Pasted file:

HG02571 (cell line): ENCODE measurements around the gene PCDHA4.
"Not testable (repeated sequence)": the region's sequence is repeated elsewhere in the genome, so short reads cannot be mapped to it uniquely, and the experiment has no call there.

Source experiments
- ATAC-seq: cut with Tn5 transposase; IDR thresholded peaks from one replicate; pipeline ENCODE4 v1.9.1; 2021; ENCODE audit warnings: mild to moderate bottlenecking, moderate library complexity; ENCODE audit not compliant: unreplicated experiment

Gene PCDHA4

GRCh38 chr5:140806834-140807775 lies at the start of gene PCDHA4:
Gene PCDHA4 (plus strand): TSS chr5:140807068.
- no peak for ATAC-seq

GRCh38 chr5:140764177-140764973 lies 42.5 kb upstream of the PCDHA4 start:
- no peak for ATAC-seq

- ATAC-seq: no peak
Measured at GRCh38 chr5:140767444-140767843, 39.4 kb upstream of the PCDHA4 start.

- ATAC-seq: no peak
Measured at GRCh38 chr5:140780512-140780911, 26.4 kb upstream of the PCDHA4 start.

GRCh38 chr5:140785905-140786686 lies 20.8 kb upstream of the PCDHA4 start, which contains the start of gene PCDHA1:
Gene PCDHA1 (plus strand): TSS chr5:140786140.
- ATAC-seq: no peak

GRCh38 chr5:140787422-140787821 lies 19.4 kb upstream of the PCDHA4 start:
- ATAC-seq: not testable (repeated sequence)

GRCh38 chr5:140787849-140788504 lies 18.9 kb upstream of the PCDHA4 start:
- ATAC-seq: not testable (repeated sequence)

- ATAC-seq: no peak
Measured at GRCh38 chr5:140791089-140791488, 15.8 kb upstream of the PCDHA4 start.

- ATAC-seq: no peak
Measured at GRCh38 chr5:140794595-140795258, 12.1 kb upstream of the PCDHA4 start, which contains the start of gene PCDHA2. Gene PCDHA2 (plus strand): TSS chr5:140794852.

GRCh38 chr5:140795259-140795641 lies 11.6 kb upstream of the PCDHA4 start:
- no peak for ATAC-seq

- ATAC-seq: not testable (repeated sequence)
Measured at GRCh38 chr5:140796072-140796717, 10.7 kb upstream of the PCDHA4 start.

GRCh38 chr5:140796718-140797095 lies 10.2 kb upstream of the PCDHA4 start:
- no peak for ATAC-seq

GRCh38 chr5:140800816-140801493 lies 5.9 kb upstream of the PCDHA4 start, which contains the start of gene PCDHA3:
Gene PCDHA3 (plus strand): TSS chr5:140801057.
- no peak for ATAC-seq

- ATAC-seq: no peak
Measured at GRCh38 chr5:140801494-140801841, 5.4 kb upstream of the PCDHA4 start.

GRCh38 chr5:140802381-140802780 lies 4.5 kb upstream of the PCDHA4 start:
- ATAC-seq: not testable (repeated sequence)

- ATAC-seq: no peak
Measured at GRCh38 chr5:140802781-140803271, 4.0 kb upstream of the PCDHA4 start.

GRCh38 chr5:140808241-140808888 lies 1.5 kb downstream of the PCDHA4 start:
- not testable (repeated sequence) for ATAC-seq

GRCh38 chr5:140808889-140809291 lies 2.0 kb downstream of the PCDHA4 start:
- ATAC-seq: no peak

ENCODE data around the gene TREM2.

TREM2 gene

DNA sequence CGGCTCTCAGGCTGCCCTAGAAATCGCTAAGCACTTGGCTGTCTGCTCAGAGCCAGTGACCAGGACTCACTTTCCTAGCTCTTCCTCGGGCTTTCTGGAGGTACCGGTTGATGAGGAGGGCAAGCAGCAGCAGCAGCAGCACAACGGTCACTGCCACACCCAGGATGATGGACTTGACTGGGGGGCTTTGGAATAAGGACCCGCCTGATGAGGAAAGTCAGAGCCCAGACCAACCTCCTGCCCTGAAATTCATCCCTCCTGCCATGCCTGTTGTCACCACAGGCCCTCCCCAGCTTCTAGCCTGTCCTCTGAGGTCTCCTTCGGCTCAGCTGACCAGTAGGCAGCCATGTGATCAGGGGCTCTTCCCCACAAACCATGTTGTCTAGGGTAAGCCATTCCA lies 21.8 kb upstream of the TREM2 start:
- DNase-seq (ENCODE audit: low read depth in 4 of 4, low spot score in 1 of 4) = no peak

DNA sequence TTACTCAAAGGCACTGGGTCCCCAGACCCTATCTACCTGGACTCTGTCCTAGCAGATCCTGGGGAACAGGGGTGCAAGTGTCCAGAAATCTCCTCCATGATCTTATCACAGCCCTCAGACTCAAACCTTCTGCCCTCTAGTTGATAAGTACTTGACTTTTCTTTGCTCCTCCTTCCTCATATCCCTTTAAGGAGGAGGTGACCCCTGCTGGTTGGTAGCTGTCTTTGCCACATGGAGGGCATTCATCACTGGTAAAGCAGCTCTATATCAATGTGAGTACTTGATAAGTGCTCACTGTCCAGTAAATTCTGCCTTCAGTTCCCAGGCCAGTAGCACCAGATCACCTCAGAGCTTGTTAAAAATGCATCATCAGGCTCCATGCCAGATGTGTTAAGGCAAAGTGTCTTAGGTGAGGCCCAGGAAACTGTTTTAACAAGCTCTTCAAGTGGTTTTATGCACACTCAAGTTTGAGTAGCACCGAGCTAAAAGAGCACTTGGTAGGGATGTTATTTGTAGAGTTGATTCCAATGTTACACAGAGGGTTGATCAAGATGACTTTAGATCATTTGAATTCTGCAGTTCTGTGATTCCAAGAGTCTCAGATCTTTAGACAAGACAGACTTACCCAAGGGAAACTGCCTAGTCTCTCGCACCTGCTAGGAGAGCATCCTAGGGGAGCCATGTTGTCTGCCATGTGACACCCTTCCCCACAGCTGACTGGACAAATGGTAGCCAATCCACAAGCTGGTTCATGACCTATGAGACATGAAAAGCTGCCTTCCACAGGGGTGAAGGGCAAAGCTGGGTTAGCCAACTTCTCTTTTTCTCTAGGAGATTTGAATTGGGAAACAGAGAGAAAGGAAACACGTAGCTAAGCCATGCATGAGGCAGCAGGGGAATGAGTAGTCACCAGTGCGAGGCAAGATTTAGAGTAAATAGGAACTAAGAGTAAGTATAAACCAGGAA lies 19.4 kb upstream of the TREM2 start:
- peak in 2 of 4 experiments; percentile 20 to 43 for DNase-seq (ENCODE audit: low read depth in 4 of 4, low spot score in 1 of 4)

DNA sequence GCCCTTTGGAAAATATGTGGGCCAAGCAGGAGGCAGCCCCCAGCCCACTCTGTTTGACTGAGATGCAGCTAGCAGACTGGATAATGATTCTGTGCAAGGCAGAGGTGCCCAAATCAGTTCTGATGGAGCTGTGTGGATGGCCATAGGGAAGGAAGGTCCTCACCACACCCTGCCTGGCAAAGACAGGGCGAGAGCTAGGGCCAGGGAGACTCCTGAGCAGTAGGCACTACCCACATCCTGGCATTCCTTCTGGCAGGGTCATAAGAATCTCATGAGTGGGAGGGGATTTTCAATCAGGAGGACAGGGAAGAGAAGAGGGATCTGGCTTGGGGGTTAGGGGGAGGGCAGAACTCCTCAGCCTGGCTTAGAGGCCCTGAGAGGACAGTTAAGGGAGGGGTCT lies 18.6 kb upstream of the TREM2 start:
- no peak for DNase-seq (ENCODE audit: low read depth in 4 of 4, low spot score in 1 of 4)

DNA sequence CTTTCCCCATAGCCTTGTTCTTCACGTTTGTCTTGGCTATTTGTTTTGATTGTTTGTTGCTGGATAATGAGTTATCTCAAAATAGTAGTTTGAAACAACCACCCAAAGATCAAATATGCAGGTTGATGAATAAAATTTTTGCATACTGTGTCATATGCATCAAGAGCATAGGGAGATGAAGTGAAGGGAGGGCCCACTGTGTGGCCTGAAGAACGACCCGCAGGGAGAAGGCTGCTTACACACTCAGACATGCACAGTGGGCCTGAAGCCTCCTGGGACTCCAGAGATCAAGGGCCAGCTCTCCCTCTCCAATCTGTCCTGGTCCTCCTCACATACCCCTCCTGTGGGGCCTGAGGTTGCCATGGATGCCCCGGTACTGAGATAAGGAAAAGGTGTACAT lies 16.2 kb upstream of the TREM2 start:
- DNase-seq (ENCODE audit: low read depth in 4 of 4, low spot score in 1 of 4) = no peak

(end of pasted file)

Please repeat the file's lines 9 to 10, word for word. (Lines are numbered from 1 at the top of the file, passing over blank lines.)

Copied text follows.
GRCh38 chr5:140764177-140764973 lies 42.5 kb upstream of the PCDHA4 start:
- no peak for ATAC-seq